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Wine Trade Association Profile: The Current State of “Oregon Wine”

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07/03/2024 The Oregon Wine Board: Nurturing Growth and Sustainability in a Vibrant Wine Landscape

Regional, state, and national wine associations can play a pivotal role in helping the wine industry navigate obstacles through a combination of local expertise and insightful analysis of broader national and international trends. By all accounts, since its foundation in 2003, the Oregon Wine Board and its staff of eight have navigated that task admirably. The state wine agency commonly goes by the name “Oregon Wine.” Now it has new leadership. Gina Bianco started as executive director in February 2024, alongside three new board members, representing a third of the total board. 

So, what’s on Oregon Wine’s plate, or perhaps in its glass, this winter? 

Bianco emphasized the importance of establishing “a long-term vision that supports, represents, and celebrates the diversity and interests of the Oregon wine industry locally, nationally, and internationally.” She hopes Oregon Wine can “engage winegrowers, winemakers, and regional associations” in developing a new 2025 strategic plan. The mandate must tackle what the Board, in an interview,  correctly terms “the state’s diverse wine growing regions” in the areas of “marketing, research and education initiatives” that support both the “wine and wine grape” industries. Indeed, Bianco came from a position as executive director of the Rogue Valley Vintners Association in Southern Oregon, far from the Willamette Valley where the vast majority of Oregon wine originates. The Rogue River Valley is distinguished by small, independent producers.

Gina Bianco. Source: Oregon Wine 

Before publishing the somewhat gloomy 2024 SVB Wine Industry Report, Tob McMillan told me that Oregon Wine “can take some bows for the work they’ve done” in maintaining growth. In an interview Oregon Wine contrasted the overall “global market” with “bulk wine production and global brands,” “both experiencing a significant decline in sales performance” with “wine regions which rely on relatively small scale production, premium site selection, harvesting and winemaking methods.” These “continue to see sales growth,” and Oregon’s industry falls definitively into those latter categories.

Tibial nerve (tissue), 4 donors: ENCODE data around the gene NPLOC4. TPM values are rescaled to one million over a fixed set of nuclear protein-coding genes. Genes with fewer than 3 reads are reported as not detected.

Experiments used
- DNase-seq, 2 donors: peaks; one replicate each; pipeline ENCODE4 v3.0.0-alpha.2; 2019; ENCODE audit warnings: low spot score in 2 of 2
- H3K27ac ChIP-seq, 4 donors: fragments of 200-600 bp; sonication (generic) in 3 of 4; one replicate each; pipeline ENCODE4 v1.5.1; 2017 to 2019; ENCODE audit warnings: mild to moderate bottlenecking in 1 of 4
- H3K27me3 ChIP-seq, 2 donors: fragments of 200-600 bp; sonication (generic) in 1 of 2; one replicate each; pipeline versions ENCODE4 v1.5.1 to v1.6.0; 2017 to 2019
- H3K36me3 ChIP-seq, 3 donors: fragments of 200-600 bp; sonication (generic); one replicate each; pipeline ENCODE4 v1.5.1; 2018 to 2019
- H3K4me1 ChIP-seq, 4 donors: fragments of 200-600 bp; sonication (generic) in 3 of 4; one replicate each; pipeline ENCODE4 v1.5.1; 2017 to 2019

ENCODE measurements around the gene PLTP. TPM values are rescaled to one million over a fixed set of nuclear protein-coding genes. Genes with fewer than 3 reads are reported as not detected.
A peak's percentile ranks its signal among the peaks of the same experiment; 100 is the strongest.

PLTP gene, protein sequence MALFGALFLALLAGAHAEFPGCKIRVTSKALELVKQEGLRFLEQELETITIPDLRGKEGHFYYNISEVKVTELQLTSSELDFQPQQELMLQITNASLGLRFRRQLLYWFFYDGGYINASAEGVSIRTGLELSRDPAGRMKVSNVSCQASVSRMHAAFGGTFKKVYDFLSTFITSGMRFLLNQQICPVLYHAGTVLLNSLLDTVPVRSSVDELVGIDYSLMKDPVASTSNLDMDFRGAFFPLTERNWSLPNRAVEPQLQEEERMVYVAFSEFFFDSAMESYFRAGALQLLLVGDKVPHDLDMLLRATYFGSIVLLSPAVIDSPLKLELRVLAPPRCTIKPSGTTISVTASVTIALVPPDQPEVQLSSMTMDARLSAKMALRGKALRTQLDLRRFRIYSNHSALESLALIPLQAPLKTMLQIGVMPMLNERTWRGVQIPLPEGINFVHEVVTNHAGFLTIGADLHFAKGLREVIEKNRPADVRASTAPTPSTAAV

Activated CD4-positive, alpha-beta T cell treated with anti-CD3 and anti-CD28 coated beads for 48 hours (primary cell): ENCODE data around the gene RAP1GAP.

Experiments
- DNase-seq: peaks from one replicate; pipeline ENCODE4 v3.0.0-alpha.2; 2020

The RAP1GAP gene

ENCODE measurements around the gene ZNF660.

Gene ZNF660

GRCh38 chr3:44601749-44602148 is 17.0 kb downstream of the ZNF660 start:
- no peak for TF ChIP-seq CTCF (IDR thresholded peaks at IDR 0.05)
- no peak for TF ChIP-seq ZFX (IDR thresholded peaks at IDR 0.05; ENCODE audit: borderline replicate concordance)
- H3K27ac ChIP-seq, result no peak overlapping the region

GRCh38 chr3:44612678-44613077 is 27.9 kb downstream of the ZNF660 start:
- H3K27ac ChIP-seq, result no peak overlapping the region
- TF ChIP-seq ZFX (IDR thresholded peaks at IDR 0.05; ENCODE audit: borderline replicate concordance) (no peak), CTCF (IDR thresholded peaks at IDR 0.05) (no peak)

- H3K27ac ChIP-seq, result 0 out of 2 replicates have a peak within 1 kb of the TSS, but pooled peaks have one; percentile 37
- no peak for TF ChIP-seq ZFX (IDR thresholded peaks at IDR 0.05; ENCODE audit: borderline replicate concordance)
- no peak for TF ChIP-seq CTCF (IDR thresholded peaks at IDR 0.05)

“Oregon wine producers are seeing their sales continue to grow” owing to several factors. 

- “A move towards growing more familiar grape varieties, such as Pinot Noir and Chardonnay makes the wines more accessible.”

- “The wines are typically made using low intervention, sustainable practices” resulting in “high-quality wines that are naturally able to command a price premium.  This is a growing segment across all wine markets.”

- The state’s climatic conditions create wines that “have a great balance between acidity, body, and alcohol.  Consumers understand this and are increasingly moving towards wines with a lower alcohol ABV and more rounded profile (a key trend here is consumers recognizing and choosing wines” from cooler regions.  

Norman Comfort, who handles marketing Oregon wines in the United Kingdom, said: “Consumers are increasingly looking to understand more about the wines they buy and consume.  They want to understand the story behind the brand and the way the wine is made.  Oregon has a significant legacy of pioneering wine production, keeping a focus on quality and sustainability for future generations to inherit, and maintaining a family spirit at the winery. These values are critical to a new wave of customers who value this and are prepared to pay a premium for brands they can legitimately believe in.” Oregon Wine, therefore, has embraced premiumization while representing a diversity of predominantly small, but also some very large, wine producers. 

Oregon Wine provided some rosy statistics for 2022. We will see if 2023 has kept up the pace, though indicators are positive.

- Total wine grape production in 2022 increased nearly 20% over 2021 from 114,677 tons to a record 137,065 tons.

- Harvested acreage increased by 4% from 2021. Yield per harvested acre in 2021 increased by 15% over 2021.

- The estimated value of wine grape production in 2022 increased by 22% or by $58.7 million to about $330 million.

- Based on grower data one estimate says that between 35% and 40% of planted Oregon acreage is certified sustainable or organic (including but not limited to USDA Organic, Biodynamic, Deep Root Coalition, LIVE, etc.)

- Case sales increased 8% across all channels from 5.3 million to 5.7 million cases in 2022. 

Northwest wine expert Sean Sullivan recently reported: “Oregon’s 2023 growing season was marked by a cool start, subsequent warm temperatures, a very dry summer, and, in many cases, a compressed harvest. Quality looks to be high. Some wine producers are positively giddy.”